In response to the recent provincial and federal government announcements targeting significant methane reductions from the oil and gas industry, companies will need to prepare a more accurate baseline of their current methane emissions. While doing so, one of the areas where companies will need to spend more time relates to fuel gas that is used in the field and at wellsites to drive pneumatic devices (e.g. controllers) and chemical injection pumps.
Currently the estimated volume of natural gas that is used for these purposes is summed with the natural gas that is used for combustion purposes, and is reported as one number into PETRINEX under the category of “FUEL,” as per the requirements under the current provincial Directives. (It should be noted that British Columbia requires these volumes to be split out and reported as “vent.”)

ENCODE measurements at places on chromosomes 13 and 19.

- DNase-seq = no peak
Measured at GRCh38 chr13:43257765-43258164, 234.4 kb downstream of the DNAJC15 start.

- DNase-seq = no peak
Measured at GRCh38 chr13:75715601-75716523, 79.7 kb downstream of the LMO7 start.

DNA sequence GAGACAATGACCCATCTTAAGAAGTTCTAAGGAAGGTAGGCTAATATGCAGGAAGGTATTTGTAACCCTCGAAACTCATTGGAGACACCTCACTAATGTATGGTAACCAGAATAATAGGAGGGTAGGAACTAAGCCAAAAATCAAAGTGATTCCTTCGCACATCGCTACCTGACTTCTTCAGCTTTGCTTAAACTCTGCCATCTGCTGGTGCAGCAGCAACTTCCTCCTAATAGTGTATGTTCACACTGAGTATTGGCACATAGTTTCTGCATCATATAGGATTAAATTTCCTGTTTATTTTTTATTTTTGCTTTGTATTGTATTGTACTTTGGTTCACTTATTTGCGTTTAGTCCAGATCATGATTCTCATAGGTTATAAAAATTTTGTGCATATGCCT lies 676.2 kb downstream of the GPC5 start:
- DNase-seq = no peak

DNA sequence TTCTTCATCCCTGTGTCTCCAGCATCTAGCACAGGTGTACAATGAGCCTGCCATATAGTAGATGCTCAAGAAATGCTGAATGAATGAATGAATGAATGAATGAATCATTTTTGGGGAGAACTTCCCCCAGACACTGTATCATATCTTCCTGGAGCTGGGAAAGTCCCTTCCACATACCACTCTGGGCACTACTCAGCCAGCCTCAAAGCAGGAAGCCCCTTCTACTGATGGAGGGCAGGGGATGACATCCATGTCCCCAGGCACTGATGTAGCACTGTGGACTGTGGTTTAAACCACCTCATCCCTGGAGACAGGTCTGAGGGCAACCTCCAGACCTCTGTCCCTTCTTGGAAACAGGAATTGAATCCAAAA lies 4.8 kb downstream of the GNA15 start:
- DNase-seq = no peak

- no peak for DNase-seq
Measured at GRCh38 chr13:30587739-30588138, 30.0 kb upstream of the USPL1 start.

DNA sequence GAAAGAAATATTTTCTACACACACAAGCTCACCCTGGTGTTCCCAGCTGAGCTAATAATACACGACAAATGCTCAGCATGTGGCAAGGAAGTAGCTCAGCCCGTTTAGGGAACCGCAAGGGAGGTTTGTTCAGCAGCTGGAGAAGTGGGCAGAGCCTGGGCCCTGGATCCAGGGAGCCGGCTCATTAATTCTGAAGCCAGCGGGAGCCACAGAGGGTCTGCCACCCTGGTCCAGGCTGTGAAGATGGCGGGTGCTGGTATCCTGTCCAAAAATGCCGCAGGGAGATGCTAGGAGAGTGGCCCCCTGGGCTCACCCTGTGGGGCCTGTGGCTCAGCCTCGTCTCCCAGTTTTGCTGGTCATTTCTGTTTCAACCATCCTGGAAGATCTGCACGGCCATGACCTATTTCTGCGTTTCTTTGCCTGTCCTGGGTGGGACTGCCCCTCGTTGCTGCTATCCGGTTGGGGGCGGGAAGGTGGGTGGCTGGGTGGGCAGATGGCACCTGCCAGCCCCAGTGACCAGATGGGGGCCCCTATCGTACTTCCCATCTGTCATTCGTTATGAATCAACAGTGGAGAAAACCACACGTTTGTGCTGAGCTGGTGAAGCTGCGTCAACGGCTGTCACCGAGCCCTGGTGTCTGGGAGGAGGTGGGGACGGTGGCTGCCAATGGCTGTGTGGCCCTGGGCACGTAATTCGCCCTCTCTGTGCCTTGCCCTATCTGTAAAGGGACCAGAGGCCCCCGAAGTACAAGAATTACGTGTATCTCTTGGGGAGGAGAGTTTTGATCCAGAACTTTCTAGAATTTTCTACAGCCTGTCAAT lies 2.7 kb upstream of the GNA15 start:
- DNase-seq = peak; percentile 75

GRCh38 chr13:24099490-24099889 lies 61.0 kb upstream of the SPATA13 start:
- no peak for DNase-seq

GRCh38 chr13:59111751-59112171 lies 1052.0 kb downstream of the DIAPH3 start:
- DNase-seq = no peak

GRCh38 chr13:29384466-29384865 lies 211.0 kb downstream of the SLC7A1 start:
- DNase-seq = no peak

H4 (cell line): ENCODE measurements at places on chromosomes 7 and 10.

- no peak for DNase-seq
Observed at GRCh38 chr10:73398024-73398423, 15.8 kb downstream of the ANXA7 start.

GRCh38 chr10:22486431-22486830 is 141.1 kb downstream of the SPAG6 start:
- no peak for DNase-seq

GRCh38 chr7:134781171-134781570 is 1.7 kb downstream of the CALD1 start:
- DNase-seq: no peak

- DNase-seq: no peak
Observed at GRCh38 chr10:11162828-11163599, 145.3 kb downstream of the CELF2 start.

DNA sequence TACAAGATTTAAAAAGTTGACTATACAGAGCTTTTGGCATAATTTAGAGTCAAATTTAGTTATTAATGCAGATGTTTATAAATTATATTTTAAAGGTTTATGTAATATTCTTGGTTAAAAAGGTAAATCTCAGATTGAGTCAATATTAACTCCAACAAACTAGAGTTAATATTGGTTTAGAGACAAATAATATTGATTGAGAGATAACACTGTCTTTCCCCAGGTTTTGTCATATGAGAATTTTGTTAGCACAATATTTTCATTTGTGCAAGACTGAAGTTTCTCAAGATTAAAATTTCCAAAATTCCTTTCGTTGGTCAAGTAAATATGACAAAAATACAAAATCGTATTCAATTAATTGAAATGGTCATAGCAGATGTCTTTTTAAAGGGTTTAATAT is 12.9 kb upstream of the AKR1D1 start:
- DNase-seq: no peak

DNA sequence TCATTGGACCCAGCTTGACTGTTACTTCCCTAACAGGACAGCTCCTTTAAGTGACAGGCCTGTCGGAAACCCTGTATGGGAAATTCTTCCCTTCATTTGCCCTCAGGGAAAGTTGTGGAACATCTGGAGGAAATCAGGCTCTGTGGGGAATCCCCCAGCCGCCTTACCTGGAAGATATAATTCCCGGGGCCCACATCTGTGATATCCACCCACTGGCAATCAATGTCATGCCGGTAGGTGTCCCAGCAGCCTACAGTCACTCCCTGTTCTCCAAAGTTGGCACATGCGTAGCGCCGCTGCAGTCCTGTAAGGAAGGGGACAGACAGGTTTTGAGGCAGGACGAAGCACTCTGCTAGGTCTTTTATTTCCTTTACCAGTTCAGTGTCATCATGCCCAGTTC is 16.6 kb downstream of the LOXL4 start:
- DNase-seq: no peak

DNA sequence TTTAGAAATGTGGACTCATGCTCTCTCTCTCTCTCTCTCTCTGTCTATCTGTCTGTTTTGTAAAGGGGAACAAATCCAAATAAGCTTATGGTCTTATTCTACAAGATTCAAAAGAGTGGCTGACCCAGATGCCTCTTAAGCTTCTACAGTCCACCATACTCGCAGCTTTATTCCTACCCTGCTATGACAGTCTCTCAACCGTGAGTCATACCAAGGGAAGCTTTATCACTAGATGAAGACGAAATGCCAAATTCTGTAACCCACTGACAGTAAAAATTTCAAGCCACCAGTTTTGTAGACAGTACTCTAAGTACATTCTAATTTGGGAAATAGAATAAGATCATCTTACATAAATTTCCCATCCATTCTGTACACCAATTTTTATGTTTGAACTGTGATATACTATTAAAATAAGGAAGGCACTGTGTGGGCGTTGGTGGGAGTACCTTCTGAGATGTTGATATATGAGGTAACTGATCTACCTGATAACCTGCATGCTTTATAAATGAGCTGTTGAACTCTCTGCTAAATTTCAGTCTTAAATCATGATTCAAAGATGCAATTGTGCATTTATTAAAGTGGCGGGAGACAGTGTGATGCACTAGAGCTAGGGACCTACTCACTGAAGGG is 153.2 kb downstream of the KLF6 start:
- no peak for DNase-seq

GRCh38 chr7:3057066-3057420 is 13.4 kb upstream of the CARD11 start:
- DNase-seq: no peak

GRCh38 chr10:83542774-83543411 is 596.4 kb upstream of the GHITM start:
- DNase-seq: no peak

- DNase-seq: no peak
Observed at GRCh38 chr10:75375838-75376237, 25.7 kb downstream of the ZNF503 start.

This reporting nuance poses significant challenges from the perspective of establishing a proper baseline for methane emissions. Methane (CH4) is a much more potent greenhouse gas than carbon dioxide (CO2). CH4 has a global warming potential (GWP) of 25. This means that one tonne of CH4 vented into the atmosphere is equivalent to emitting 25 tonnes of CO2. However, when methane is combusted, it is converted to CO2, so it has a lower impact from a greenhouse gas perspective.
The following example provides an illustration of the impact of reporting these vented natural gas volumes as FUEL, and then making the assumption that this fuel gas is combusted rather than vented.
Basis for Illustration
Conclusion: Scenario 1 is reporting only 28.6% of the actual GHG emissions.
Envirosoft’s Fuel-Flare-Vent Manager™ provides a unique, fit-for-purpose solution to the oil and gas industry for providing a systemized solution to overcoming these challenges. Please contact us today to find out more!